Of Prophets, Priest Holes, Persecution and You

Many people don’t realize that Holy Church considers some Old Testament figures to be saints with their own feast days.

We don’t celebrate them at the altar, but they have their day.

Actually, if there were no other saint in the liturgical calendar taking precedence, we are told that we indeed could celebrate a saint from the Martyrology.  But I digress.

In any event, today is the commemoration of the 8th c. BC St. Isaiah, the prophet of the Old Testament.

The Martyrologium Romanum has this entry for him.

1. Commemoratio sancti Isaiae, prophetae, qui, in diebus Oziae, Iotham, Achaz et Ezechiae, regum Iudae, missus est ut populo infideli et peccatori Dominum fidelem et salvatorem revelaret, ad implementum promissionis David a Deo iuratae. Apud Iudaeos sub Manasse rege martyr occubuisse traditur.

You readers can give your own polished and flawless renderings of this brief but interesting text.

There is a Jewish tradition that Isaish was ultimately sawed in two but Scripture itself is silent about his earthly end.

We also learn from the Martyrology that today is the feast, or rather “commemoration” – but let’s not be too fussy – of St. Hermas, from the New Testament, whom St. Paul greets in Romans 16.  The 3rd c. Origen of Alexandria thought that he was the author of the ancient Christian word The Shepherd of Hermas.

Among others we also give honor to God today through the martyrdom, in London, of Bl. Thomas Pickering, a Benedictine monk, a simply and pious soul, who was it seems falsely implicated in a plot against Charles II.  He died “ad Tyburni patibulum“.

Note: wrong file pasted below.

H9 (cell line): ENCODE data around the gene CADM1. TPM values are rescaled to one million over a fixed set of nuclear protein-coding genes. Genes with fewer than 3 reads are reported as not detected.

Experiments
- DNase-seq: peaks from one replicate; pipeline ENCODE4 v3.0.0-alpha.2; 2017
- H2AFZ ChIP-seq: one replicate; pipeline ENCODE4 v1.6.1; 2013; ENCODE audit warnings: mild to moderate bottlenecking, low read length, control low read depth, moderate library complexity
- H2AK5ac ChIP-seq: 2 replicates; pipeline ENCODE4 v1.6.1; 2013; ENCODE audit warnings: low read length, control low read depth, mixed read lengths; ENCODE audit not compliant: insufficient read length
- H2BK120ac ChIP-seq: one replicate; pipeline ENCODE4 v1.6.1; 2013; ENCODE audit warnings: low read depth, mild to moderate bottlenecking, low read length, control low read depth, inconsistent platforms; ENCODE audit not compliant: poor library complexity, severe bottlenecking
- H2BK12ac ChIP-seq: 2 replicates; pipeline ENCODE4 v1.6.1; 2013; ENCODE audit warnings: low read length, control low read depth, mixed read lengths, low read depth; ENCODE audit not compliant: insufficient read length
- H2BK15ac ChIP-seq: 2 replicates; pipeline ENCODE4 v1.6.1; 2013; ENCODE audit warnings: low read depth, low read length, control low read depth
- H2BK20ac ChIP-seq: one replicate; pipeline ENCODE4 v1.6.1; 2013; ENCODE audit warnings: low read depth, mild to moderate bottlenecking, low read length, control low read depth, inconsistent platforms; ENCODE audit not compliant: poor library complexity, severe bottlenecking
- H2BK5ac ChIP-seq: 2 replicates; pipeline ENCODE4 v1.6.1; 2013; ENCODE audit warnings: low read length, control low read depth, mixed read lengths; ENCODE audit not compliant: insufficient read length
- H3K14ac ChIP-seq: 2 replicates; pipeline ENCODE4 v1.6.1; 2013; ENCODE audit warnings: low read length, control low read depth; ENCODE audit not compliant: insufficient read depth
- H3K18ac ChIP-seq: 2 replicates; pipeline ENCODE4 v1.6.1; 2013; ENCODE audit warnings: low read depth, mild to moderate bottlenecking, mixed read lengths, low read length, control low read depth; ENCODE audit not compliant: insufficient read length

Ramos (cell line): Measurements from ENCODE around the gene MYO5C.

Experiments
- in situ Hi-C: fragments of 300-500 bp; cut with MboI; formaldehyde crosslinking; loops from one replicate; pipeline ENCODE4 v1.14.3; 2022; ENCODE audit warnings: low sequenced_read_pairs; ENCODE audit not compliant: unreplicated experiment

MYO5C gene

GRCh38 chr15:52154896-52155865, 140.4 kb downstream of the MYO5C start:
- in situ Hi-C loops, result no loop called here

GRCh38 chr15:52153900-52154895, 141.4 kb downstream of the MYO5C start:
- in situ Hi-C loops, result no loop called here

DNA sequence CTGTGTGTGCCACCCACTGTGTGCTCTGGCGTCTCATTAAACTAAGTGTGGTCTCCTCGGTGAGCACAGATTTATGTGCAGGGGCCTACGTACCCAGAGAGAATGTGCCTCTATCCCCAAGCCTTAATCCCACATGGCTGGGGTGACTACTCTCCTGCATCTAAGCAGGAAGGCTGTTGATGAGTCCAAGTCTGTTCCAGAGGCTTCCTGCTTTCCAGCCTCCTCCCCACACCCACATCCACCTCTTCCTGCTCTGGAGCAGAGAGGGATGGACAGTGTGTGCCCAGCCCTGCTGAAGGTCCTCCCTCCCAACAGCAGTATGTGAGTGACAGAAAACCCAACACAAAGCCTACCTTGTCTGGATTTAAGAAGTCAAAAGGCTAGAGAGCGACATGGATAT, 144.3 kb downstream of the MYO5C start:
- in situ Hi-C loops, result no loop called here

From more modern times we also learn that today is the day that Bl. Stephan Grelewski, a priest and martyr, died in Dachau concentration camp. The Martyrology uses the dire phrase “diris tormentis extenuatus“.  Brrrrr.

Many around the world today suffer at the hands of others precisely the profess Christ as their Lord and God.

Give some thought today about your state in life as it is here and now.

Think also for a little while about what you may have to do and endure if an when your time comes to be challenged to give witness to your Faith and then suffer negative consequences.

I have thought about this a lot recently.  Today I was prompted again to reflect on our present problems when I received photos from a friend in England who visited a house with a priest hole at Coughton Hall built by St. Nicholas Owen.


Beneath the one hole there is another!


St. Nicholas Owen was eventually captured and then mercilessly tortured in the Tower. On 22 March 1606 his entrails burst out when he was on the rack, and he died.

You, dear reader, may not be challenged with the threat of death, but perhaps you will risk losing your job or some relationship or other worldly good.

That said, and circling back to the Prophet Isaiah, those who would persecute the Lord’s anointed, especially, will be subject to the wrath of God.

About Fr. John Zuhlsdorf

Fr. Z is the guy who runs this blog. o{]:¬)
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  1. Charlotte Allen says: